But seriously, the debate is highly subjective, as always. I do not agree with your conclusions here, yet we should not underestimate the hard work of the “New” key players. The thing is everyone has problems with this “new” prefix, and the celebs, (and media), have only themselves to blame, as the prefix kind of implies “flash in the pan” that theocrats are hoping will fizzle fiercely and fade?

I think Melville has it correct. In fact his blog has brightened my day and inspired me to realise I’m not alone in my views of “accomodation”, (I see it as spiritual evolution).

@ Giulio..
You are correct, critical thinking is paramount, and neither can the debate be reduced to merely “yes” or “no” camps. The world will “at very least” pass through agnosticism towards spiritual evolution, (the way I see it)?





It’s too airy-fairy on both sides. Why can’t for starters someone with a sheepskin write: “religion’s basis is necessary fiction, to act as a form of (say) rightwing socialism until further notice”?





@Giulio Prisco

So you think a bunch of atheists are about to pilot loaded planes into a skyscraper? I don’t think so.

That sort of lunacy needs religion.





> “...the widespread religion-based opposition to stem cell ... research,”

Embryonic only.

> “the callous actions of the religious in the Schiavo affair,”

Both sides were callous. Were the folks who said “let her slowly starve to death” not callous?





@Simon

http://en.wikipedia.org/wiki/State_atheism

A unpleasant list of atrocities, don’t you think?

http://en.wikipedia.org/wiki/Timothy_McVeigh

Was this guy a believer?

This does not seem the description of a believer: “he said he had sort of lost touch with Catholicism and “I never really picked it up…”

As in my first comment, atrocities can, and do, happen whenever a group of people obsessively hate other groups of people.

 





It is premature to say “religion is outmoded”. Technically, religion IS outmoded. But when—if—scientific immortality can offer an alternative to the afterlife you will see all of a sudden people losing their negative attitudes concerning h+.
Until then, since a good house of worship, or an informal ashram, or even merely chanting & praying at home, offer succor for those sick, dying, or fearing death,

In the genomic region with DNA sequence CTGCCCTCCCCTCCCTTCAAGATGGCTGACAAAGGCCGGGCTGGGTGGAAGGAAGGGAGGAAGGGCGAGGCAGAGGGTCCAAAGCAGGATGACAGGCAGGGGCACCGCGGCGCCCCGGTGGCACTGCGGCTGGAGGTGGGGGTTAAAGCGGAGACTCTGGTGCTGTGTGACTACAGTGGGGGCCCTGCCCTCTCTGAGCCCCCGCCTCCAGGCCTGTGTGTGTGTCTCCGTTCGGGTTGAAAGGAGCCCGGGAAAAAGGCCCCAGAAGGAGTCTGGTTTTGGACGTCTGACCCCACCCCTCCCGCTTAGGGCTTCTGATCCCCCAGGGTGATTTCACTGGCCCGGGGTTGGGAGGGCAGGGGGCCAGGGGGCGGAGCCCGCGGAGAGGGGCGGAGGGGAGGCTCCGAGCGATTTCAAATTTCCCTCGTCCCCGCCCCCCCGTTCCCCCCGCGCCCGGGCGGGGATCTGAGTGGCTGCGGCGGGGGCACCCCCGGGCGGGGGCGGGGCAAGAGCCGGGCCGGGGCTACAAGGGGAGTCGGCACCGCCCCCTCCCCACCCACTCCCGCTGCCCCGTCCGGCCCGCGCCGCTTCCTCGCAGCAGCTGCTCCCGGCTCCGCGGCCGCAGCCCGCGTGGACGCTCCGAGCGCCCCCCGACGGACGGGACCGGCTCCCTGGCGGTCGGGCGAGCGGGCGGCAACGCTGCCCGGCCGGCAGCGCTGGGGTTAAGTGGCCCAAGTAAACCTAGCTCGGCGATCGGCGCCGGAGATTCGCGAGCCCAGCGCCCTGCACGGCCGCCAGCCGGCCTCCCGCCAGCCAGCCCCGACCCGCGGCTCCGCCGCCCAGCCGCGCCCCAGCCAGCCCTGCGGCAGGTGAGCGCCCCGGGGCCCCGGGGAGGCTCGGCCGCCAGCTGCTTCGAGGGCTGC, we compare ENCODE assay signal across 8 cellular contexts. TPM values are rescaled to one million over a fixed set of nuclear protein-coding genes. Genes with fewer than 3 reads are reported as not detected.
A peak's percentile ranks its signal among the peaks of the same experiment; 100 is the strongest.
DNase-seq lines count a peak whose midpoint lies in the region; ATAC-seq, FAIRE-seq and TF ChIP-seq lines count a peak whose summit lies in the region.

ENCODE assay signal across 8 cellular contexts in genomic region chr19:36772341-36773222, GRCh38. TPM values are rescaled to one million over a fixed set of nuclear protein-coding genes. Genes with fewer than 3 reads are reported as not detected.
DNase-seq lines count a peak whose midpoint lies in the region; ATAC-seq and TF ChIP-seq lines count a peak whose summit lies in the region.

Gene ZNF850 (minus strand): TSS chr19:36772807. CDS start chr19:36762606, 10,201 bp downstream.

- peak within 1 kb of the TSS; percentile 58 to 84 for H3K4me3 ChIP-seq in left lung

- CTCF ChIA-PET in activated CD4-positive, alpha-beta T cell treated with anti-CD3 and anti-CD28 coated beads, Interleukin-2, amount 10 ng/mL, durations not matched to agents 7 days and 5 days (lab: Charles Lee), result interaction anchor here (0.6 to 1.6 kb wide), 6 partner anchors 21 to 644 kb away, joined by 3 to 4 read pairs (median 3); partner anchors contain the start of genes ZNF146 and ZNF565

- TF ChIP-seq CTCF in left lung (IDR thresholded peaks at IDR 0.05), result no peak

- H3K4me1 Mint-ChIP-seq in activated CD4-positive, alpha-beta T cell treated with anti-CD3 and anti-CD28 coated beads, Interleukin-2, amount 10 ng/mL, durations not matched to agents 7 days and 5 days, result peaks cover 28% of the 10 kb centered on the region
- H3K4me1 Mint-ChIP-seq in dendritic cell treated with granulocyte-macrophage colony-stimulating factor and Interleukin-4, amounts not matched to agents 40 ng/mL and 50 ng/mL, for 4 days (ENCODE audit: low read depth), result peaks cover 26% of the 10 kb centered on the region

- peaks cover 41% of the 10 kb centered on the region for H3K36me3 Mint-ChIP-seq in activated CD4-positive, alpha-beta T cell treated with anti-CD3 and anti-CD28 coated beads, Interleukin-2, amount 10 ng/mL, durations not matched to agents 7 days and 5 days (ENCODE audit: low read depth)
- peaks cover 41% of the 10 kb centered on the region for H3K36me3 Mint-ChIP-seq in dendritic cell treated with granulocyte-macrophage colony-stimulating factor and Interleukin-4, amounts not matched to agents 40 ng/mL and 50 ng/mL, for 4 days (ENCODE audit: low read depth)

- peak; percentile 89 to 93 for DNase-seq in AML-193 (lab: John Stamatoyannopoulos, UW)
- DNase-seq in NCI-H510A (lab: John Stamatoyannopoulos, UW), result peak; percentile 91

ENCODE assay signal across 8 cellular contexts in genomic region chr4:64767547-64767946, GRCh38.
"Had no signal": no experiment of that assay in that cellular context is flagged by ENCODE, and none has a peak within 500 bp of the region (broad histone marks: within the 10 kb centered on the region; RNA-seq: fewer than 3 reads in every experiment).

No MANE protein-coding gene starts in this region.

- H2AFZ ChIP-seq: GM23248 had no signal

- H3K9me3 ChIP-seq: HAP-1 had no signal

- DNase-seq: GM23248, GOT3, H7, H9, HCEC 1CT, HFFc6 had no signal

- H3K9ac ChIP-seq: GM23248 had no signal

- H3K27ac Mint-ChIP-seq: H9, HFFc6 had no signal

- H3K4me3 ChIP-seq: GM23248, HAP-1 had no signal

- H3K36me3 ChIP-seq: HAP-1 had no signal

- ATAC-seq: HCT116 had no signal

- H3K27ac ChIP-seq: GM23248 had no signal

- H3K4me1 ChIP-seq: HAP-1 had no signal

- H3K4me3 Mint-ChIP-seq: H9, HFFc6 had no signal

you can be sure religion/faith will continue.





Talk about a straw man, Giulio! No one here is supporting the quasi-religion of Marxism in its Marxist-Leninist strains. Of course quasi-religions that take something like History as their god are just as dangerous as the otherworldly monotheisms, and likewise there are religions that are not especially dangerous, such as pagan polytheism - they don’t have the same totalitarian tendencies as Christianity and Islam (and Marxist-Leninism).

The people Melville attacks are, by and large, political liberals, not fanatics who think they have the impersonal logic of History on their side.

I’ve often written and spoken about this, as you should be well aware. Your comments are ignorant, irrelevant, and offensive.





“they don’t have the same totalitarian tendencies as Christianity and Islam (and Marxist-Leninism).”


No, Christianity is authoritarian, not totalitarian.





@Russel - I am aware of your writings. But my comments was directed to Simon, who seems to think only religious believers can commit atrocities. I just offered two examples of the contrary. I could have offered many more.

“Offensive” is in the eye of the beholder. “Irrelevant”, I most certainly don’t think so. But “ignorant? How can mentioning relevant facts be taken as a show of ignorance? Russell, I am sure you have studied history. But so have I.

You can, of course, attack religions from many angles if you wish, and I very often agree with you. But I react to those who try to persuade us that only religion can cause atrocities. This is provably false.





I’ve found, through three years of debate and discussion with the laymen of the New Atheist movement, that they are quite a dishonest bunch of people, much more apt to commit their favorite appeal to ridicule fallacy of choice than to say anything really meaningful at all.